Tuesday, June 16, 2020

Five novels about women who did what they wanted

C. W. Gortner holds an MFA in writing, with an emphasis on historical studies, from the New College of California. He is the internationally acclaimed and bestselling author of Mademoiselle Chanel, The Queen’s Vow, The Confessions of Catherine de Medici, The Last Queen, The Vatican Princess, and Marlene, among other books.

His new book is The First Actress: A Novel of Sarah Bernhardt.

At LitHub Gortner tagged five favorite novels about "inspiring historical women, who decided to do it their way." One title on the list:
Paula McLain, Love and Ruin

Paula McLain hit the zeitgeist with her massive bestseller The Paris Wife, about famed alcoholic writer Ernest Hemingway’s beleaguered first two wives. In Love and Ruin, she turns to feisty Martha Gellhorn, Hemingway’s third spouse, whose struggle to reconcile personal fulfillment with her drive to be a successful journalist takes her to Spain during the brutal civil war and onto the blood-soaked beaches of Normandy. Like many of us, Martha must learn by trial and error that we never get to have it all, but she makes the tough choice to have what she deserves.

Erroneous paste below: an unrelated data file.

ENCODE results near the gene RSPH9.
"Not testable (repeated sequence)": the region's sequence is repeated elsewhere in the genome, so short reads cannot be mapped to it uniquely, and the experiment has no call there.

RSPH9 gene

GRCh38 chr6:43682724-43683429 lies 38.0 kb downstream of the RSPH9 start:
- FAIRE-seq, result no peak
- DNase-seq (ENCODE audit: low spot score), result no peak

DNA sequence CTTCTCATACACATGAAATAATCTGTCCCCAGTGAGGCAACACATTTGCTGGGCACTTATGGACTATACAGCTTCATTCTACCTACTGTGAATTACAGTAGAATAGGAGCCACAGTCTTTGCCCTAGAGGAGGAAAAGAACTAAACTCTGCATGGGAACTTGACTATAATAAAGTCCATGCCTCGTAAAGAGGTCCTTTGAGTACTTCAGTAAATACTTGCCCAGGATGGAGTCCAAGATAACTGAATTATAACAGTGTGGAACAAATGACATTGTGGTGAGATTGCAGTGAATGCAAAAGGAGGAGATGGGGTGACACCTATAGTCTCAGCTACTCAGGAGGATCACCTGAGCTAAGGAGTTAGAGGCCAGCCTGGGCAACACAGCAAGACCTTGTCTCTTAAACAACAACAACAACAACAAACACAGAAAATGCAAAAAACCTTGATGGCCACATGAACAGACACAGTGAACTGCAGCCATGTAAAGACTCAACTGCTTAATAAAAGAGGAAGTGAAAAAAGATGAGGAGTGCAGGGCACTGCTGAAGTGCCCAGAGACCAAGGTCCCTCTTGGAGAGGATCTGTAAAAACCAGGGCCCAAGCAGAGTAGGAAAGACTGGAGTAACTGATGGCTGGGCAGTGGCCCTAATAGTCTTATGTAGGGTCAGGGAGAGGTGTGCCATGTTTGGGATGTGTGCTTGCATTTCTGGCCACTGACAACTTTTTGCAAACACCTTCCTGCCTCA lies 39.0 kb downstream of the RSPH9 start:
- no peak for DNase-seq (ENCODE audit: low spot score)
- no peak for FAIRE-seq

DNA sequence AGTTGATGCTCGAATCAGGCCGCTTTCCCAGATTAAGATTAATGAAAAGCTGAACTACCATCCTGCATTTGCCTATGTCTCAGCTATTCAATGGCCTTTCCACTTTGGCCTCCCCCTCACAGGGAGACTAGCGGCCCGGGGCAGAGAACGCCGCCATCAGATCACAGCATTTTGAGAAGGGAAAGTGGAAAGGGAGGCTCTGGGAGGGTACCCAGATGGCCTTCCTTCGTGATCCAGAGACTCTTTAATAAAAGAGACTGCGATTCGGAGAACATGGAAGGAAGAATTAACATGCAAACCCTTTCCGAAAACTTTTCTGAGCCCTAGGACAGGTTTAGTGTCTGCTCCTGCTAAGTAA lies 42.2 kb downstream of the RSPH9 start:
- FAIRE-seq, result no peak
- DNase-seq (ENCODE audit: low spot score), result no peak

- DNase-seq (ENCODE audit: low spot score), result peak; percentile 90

Read about another entry on the list.

--Marshal Zeringue